by Roger Kahn, Ronen I. Kat and Carlos Pratt

Modern enterprise storage systems have increasing capacity and a need for increased throughput. Currently up to 40 percent of the energy consumption in data centres is associated with storage systems. One IBM research focus is on energy benchmarks that provide insights into the energy consumption of storage systems; specifically, how the workload performed by the user affects energy consumption.

The architecture of a storage server differs from a computing server. In addition to the computing resources (eg processor, memory) found in a computing server, a storage system has internal storage networks and a large number of storage devices, currently disk drives. A large portion of the energy is consumed by these disk drives, primarily by their mechanical spindle motors.

The energy consumption of a storage system may be partitioned into the energy consumption of the storage devices (eg disk drives) and that of the other components of the storage system. Concurrently, the energy consumption can be broken down into energy that is not related to user workload, termed idle energy consumption, and energy that is related to user workload, termed dynamic energy consumption. The total energy consumed by a storage system is the sum of the idle and dynamic energy.

The idle portion of storage system energy consumption is typically 70% to 80% of the maximal storage energy consumption. This is a far higher percentage than the idle energy consumption of a computing server, and is caused by the need to keep disk drives spinning at all times. While some storage systems allow disks to spin down, enterprise systems that rely on providing instant access to data cannot do this. The idle portion of the energy consumption also includes background housekeeping tasks such as media scans, parity checks, etc.

In April 2009, the Storage Networking Industry Association (SNIA) released a first draft for public review of the ‘SNIA Green Storage Power Measurement Technical Specification’. The draft focuses mainly on the idle energy consumption portion of storage systems. In addition, the draft has a comprehensive taxonomy that helps the user to map energy consumption of storage systems based on capabilities and workloads.

The dynamic energy consumption of enterprise storage is directly related to the workload of the storage system. The amount of dynamic energy consumed is a function of the workload and performance of the storage system. As the storage system increases the utilization of the computing resources, network and storage devices, the dynamic energy consumed increases accordingly.

The Storage Performance Council (SPC) recently released the SPC-1C/E benchmark toolkit, which can drive storage systems with up to 48 storage devices, either solid-state drives (SSDs) or disk drives. The SPC-1C/E workload simulates an online transactional processing (OLTP) environment and shows the correlation between performance and energy consumption.

The techniques employed by SNIA and SPC are very similar to those published for servers by the Standard Performance Evaluation Corporation (SPEC). IBM labs have measured the energy consumption and performance of different storage systems for both SNIA and SPC. IBM is using standard energy measurement equipment to measure energy consumption. In addition, energy measurements and performance monitoring are synchronized in order to report the effect of the user workload on energy consumption. The graph in the figure below demonstrates an example workload and energy consumption benchmark for a mid-range enterprise storage system. The benchmark starts by exercising the storage to its highest performance and energy consumption state. This is followed by running workloads that are equivalent to 25%, 50%, 75% and 100% of the maximum performance. For each step, the workload (in I/O per second) and energy consumption are shown. Between benchmark steps, the idle energy consumption is observed. In this case, the idle portion it is approximately 87% of the maximum energy consumption of the storage system.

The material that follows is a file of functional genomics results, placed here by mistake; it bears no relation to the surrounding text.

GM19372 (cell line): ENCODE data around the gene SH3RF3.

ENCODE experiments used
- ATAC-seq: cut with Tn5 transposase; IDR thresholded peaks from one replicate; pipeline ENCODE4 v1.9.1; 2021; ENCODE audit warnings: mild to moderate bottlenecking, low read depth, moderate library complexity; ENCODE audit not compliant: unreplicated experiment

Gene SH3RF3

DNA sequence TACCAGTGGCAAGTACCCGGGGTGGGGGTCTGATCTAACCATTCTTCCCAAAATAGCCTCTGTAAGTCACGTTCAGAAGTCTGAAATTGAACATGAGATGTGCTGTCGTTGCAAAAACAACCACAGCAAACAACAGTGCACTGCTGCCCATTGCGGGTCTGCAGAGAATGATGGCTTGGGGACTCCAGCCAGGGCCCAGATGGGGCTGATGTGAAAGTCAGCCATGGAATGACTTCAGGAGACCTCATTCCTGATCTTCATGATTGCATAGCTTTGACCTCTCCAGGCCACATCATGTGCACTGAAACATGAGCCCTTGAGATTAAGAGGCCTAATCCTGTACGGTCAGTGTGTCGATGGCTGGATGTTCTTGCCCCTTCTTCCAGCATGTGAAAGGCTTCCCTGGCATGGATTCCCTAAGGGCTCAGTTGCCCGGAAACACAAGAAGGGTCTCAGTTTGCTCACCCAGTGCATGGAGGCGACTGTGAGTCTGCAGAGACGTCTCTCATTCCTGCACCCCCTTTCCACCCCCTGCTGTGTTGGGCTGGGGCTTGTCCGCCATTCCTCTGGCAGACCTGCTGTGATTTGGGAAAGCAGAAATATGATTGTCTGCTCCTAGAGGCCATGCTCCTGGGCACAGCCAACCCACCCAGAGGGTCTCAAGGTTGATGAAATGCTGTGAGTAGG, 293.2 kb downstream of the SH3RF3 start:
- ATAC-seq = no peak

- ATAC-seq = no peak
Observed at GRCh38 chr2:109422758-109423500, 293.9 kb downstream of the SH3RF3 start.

Figure 1: Energy and performance benchmark for a mid-range enterprise storage system.
Figure 1: Energy and performance benchmark for a mid-range enterprise storage system.

For more details on SNIA and SPC benchmarks see the links provided at the end of this article.

The future holds drastic changes for storage systems. The introduction of SSDs will have a significant effect on the energy consumption of storage systems. Also, adding different technologies and techniques such as having ‘dormant’ and ‘active’ drives will further reduce the idle portion of the energy consumption.

The goal of the energy benchmarks in development is to demonstrate a correlation between the user workload and the storage energy consumption and hence help design energy-proportional storage systems. Our work on storage benchmarks began in 2007 and is performed by IBM’s Haifa Research Lab and Tucson performance lab. Future activities include refining models that will aid in the deployment and design of energy-proportional storage systems, and determining how they will affect the bottom line of the customer.

Stay tuned!


Please contact:
Roger Kahn
IBM Haifa Research Lab
Tel: +972 3768 9527
E-mail: This email address is being protected from spambots. You need JavaScript enabled to view it.

Ronen I. Kat
IBM Haifa Research Lab
Tel: +972 3768 9493
E-mail: This email address is being protected from spambots. You need JavaScript enabled to view it.

Carlos Pratt
IBM Tucson Arizona
Tel: +1 520 799 5409
E-mail: This email address is being protected from spambots. You need JavaScript enabled to view it.

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